FIG. 2 is an exemplary diagram of computing device 200, such as one of clients 110 or server 120. Computing device 200 may include a bus 210, a processor 220, a main memory 230, a read only memory (ROM) 240, a storage device 250, an input device 260, an output device 270, and a communication interface 280. Bus 210 may include a path that permits communication among the components of computing device 200.

Processor 220 may include any type of processor, microprocessor, or processing logic that interprets and executes instructions. Main memory 230 may include a random access memory (RAM) or another type of dynamic storage device that may store information and instructions for execution by processor 220. ROM 240 may include a ROM device or another type of static storage device that may store static information and instructions for use by processor 220. Storage device 250 may include a magnetic and/or optical recording medium and its corresponding drive.

Input device 260 may include a mechanism that permits a user to input information to computing device 200, such as a keyboard, a mouse, a pen, voice recognition and/or biometric mechanisms, etc. Output device 270 may include a conventional mechanism that outputs information to the user, including a display, a printer, a speaker, etc. Communication interface 280 may include any transceiver-like mechanism that enables computing device 200 to communicate with other devices and/or systems. For example, communication interface 280 may include mechanisms for communicating with another device or system via a network, such as network 140.

Document server component 125 may be implemented in software and stored in a computer-readable medium, such as memory 230. A computer-readable medium may be defined as one or more physical or logical memory devices and/or carrier waves.

The software instructions defining document server component 125 may be read into memory 230 from another computer-readable medium, such as data storage device 250, or from another device via communication interface 280. The software instructions contained in memory 230 cause processor 220 to perform processes that will be described later. Alternatively, hardwired circuitry may be used in place of or in combination with software instructions to implement processes consistent with the present disclosure. Thus, implementations consistent with the principles of the systems and methods described are not limited to any specific combination of hardware circuitry and software.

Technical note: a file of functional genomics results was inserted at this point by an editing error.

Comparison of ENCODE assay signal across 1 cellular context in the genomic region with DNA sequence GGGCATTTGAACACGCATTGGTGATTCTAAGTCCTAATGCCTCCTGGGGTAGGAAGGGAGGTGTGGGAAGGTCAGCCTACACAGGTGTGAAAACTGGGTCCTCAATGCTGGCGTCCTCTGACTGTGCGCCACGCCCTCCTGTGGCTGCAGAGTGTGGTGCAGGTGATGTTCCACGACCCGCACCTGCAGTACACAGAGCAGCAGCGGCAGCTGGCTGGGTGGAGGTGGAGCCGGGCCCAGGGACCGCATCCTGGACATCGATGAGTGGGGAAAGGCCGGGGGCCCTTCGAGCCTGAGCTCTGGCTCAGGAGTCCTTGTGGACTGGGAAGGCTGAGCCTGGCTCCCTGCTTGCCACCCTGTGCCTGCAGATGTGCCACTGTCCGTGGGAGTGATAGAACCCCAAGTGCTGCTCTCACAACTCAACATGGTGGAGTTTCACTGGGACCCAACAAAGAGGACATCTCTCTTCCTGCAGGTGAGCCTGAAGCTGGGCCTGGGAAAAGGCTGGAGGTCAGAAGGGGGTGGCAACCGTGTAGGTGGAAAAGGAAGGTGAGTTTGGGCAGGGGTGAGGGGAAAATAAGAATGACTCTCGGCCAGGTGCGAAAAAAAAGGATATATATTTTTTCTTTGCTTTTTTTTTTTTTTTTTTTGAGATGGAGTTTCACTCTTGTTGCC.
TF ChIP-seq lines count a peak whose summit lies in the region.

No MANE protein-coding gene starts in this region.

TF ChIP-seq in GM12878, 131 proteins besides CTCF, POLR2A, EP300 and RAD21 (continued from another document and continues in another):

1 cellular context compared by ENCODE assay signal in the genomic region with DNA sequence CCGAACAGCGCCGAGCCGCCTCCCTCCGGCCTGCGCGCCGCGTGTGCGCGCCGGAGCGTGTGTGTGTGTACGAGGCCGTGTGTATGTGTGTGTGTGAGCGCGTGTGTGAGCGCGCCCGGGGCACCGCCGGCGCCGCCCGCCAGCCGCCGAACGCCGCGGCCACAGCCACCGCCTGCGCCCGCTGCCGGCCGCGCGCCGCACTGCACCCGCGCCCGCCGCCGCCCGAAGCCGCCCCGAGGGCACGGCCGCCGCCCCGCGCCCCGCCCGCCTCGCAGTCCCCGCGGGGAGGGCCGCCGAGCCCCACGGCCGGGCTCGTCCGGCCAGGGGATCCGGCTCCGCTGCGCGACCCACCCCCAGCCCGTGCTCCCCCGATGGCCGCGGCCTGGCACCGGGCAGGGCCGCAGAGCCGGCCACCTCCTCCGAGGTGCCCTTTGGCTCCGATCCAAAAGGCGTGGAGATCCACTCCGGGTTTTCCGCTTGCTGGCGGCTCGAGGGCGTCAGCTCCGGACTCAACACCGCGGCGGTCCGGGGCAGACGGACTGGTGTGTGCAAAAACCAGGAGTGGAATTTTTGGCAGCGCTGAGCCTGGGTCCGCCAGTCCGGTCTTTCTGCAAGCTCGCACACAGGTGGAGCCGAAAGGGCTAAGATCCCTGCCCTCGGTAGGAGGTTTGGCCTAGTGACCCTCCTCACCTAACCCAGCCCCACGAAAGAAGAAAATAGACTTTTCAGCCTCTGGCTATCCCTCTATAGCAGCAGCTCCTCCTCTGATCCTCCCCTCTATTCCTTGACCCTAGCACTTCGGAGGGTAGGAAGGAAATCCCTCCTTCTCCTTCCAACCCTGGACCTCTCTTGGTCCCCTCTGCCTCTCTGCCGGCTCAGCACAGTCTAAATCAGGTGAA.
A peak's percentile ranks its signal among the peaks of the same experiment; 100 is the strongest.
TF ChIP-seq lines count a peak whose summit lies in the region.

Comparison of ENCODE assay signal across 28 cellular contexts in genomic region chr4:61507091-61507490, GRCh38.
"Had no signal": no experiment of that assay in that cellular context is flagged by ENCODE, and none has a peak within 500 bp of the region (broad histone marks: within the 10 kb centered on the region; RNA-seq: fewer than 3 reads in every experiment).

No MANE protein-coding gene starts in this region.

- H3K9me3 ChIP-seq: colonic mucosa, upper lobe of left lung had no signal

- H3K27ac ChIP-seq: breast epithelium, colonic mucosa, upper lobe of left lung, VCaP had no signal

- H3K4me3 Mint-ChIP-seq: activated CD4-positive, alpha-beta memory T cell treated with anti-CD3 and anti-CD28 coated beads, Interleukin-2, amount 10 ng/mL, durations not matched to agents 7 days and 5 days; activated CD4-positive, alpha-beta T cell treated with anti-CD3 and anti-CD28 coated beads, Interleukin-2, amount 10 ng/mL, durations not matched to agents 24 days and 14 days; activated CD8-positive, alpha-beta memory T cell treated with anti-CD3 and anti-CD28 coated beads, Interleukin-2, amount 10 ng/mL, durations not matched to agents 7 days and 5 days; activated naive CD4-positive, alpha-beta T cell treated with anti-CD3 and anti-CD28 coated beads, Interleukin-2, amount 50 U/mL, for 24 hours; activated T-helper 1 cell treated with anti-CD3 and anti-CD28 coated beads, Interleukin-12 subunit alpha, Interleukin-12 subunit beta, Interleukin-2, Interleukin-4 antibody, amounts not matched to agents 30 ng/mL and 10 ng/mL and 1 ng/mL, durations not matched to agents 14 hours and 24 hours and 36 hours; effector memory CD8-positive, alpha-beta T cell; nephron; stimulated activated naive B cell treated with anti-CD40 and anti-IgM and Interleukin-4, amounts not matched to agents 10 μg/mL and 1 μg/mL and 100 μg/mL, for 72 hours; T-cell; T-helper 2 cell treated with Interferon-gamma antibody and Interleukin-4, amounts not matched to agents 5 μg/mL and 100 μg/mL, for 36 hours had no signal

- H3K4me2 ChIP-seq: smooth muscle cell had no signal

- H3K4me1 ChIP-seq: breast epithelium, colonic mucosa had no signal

Online Presentation Application System

An online presentation application, as described herein, may be implemented as a distributed web application in which portions of the application execute at one or more of clients 110 and at server 120. More specifically, clients 110 that wish to use the online presentation application may request the presentation application from server 120. In response, server 120 may transmit portions of the presentation application for local execution at clients 110. The online presentation application may thus execute as a distributed application across server 120 and one or more of clients 110.

FIG. 3 is a block diagram depicting an implementation of the system 300 (or system 100 of FIG. 1), according to an illustrative embodiment of the invention. FIG. 3 depicts a client 110 having two browsers—a parent browser 350 and a child browser 352. In one example, when presenting, users may display the parent browser, having a slideshow, on a projector screen, while viewing a child browser from their laptop computer on a podium. As was described with reference to FIG. 1, system 300 may also include two or more clients, one running a parent browser and the others running child browsers. The parent browser 350 includes a client engine 316 and a user interface 317. The client engine 316 further includes a controller 318. The child browser 352 includes a user interface 319. The client 110 is connected via a network 140 to a document server component 125. Document server component 125 includes a front-end component 326 and a back-end component 327. Front-end component 326 may include a web and/or XML server that interfaces with clients 110. For example, front-end component 326 may receive HTTP requests from clients 110 and transmit XML data to clients 110. Back-end component 327 may perform the more substantive processing related to the presentation application, such as the calculation of functions required to update a set of slides.